How Much Money You Should Always Have at Home – Latest News Update

Digital payment platforms such as Venmo, PayPal and CashApp have changed the way we use and keep physical cash on hand. Most people rarely carry cash, let alone at home. However, there are always unexpected events that can lead to the need to have some cash on hand, especially emergencies ranging from catastrophic weather (hurricanes, wildfires) to power outages. If you don’t have access to your digital currency or if your banking systems aren’t working, cash can make it easy for you to get gas, food and medicine.

Keep cash to a minimum

From a security perspective, cash is the most insecure asset you can have. Keeping it to a minimum in the event of a fire or theft is a good rule of thumb, says Ryan McCarty, CFP of McCarty Money Matters.

How minimum is up for debate among financial experts. Danielle Miura, CFP, the founder and owner of Spark Financials, suggested, “You should have enough cash on hand to get a few gallons of gas, pay a tip, or help out in unfortunate events,” or about $ 100 – $200 at a time. “Emergency money should not be kept in your home, they should be kept in a high-yield savings account of your choice.”

McCarty put it more in terms of a ratio: “In terms of amount, don’t let your money exceed 10% of your total emergency fund and/or $10,000. You can’t deposit more than $10,000 in cash in any given year without raising red

Enough for emergency costs

Yasmin Purnell, a personal finance expert and founder of The Wallet Moth, a financial website, suggested keeping plenty of cash on hand in case of an emergency that would require you to have access to “temporary lodging, food and drink, petrol and medicines’. Purnell added, “As a general rule of thumb, having access to $1,000 in cash at home would ensure that you can at least afford the immediate costs in the event of a national emergency.”

Ted Capwell, an investment manager and co-founder of Safe Trade Binary Options, a financial news website, suggests that instead of holding cash for emergencies like this, you could hold staples. “For example, instead of keeping $500 for food, buy frozen foods and keep them in a refrigerator. Or buy an emergency kit instead of keeping money for hospital bills.”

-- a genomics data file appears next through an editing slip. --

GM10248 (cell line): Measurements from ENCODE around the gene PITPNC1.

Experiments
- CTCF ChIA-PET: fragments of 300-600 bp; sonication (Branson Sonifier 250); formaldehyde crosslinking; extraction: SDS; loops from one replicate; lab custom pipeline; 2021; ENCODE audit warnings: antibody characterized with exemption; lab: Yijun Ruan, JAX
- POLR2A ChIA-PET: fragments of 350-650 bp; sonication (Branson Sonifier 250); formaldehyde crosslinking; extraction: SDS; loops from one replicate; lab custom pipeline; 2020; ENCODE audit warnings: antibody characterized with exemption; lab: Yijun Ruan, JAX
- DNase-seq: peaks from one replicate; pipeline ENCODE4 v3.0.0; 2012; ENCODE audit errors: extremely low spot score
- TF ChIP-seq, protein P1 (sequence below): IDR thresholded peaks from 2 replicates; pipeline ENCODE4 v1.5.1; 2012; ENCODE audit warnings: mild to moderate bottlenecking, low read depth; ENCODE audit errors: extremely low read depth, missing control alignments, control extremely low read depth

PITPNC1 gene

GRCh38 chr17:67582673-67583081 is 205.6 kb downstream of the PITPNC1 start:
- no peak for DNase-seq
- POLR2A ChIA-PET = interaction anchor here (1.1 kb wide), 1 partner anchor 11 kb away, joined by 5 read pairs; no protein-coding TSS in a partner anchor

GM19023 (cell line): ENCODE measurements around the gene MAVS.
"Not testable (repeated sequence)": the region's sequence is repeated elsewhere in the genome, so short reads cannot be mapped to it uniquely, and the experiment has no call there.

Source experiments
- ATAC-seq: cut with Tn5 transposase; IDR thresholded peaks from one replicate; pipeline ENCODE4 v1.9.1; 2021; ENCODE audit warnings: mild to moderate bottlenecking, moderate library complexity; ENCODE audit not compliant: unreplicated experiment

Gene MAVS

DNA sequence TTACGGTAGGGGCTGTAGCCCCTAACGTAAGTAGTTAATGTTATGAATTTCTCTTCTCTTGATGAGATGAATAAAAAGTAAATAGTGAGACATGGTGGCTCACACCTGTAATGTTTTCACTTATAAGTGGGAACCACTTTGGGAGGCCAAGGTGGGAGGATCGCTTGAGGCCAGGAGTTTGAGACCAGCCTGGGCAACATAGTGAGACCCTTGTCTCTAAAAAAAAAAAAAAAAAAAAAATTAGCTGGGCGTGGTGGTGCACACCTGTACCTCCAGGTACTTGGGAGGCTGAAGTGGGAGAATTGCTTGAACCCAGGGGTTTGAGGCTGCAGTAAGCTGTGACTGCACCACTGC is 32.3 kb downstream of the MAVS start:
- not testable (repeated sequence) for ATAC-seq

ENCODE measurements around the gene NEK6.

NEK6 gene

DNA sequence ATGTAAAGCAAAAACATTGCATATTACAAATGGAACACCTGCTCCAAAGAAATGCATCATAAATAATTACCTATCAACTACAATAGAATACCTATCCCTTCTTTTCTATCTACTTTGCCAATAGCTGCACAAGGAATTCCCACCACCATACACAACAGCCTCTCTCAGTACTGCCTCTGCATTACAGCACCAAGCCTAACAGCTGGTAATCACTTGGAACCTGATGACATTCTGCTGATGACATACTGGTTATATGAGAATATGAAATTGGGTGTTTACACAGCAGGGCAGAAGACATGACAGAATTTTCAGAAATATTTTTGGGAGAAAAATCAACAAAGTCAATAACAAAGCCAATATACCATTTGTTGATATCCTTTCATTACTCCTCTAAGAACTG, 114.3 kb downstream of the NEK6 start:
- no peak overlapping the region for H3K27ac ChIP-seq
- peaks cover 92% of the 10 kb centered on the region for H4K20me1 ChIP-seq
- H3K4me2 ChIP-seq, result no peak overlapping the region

Less than $1,000

Jesse Cramer, founder of The Best Interest and relationship manager at Cobblestone Capital Advisors, believes less than $1,000 is ideal.

“It varies from person to person, but less than $1000 is almost always preferable. There just isn’t enough good reason to leave large amounts of liquid cash lying around the house. Banks are infinitely safer.”

To bring this point home, he told his parents’ neighbors were badly burned in a house fire as they tried to find their hidden stash of cash.

“This is an extreme example, but the point is,” Cramer said. “In today’s world of ubiquitous credit cards, Apple Pay, Paypal, Venmo, etc., there aren’t enough good reasons to keep large amounts of cash in the house.”

Keep your money safe

No matter how much cash you keep at home, you want to keep it safe, says Matthew Dailly, president of Tiger Financial. “For starters, you need to find safe havens for it… The loss of a large amount of money can happen in seconds if your home is damaged by a flood or fire. Fireproof safe storage is therefore a good idea. Plus, you act as a lure for potential burglars… Even if you buy a high-tech safe, a criminal could still try to break into your home.”

For security reasons, this money should be kept in a locked safe, along with other valuables in the house, McCarty said. “Make sure the safe is fireproof and watertight to prevent damage. Make sure to deposit and replace the money every now and then so that the accounts don’t get too old.”

Jay Zigmont, PhD, CFP®, founder of Childfree Wealth, a Mississippi-based life and financial planning company, offers another caveat: “Having money on hand naturally comes with the threat of theft or loss, but the is also can be a challenge for you not to spend it I’ve heard of people freezing the money – literally – to slow them down, give their partner or child the key to the safe or other things to slow themselves down Find a balance that works for you.”

Do not panic

When things go bad, people tend to panic, and taking out a lot of money to protect against emergencies can even work against you. Contrary to popular belief, you’re already protected from a bank failure, Dailly said.

If a bank fails, the standard FDIC insurance policy is $250,000 per depositor, per insured bank, for each account. “To avoid a total collapse of the entire financial system in one fell swoop, you can simply divide your fortune among several banks.”

Cash loses value

A good rule of thumb is to keep as little as you think is necessary; although it may seem strange, cash loses value over time. “Unlike money in circulation, which loses value over time, money in a bank keeps its value and sometimes even increases in value. A secure financial institution is the only way to ensure the safety of your money,” said Dailly.

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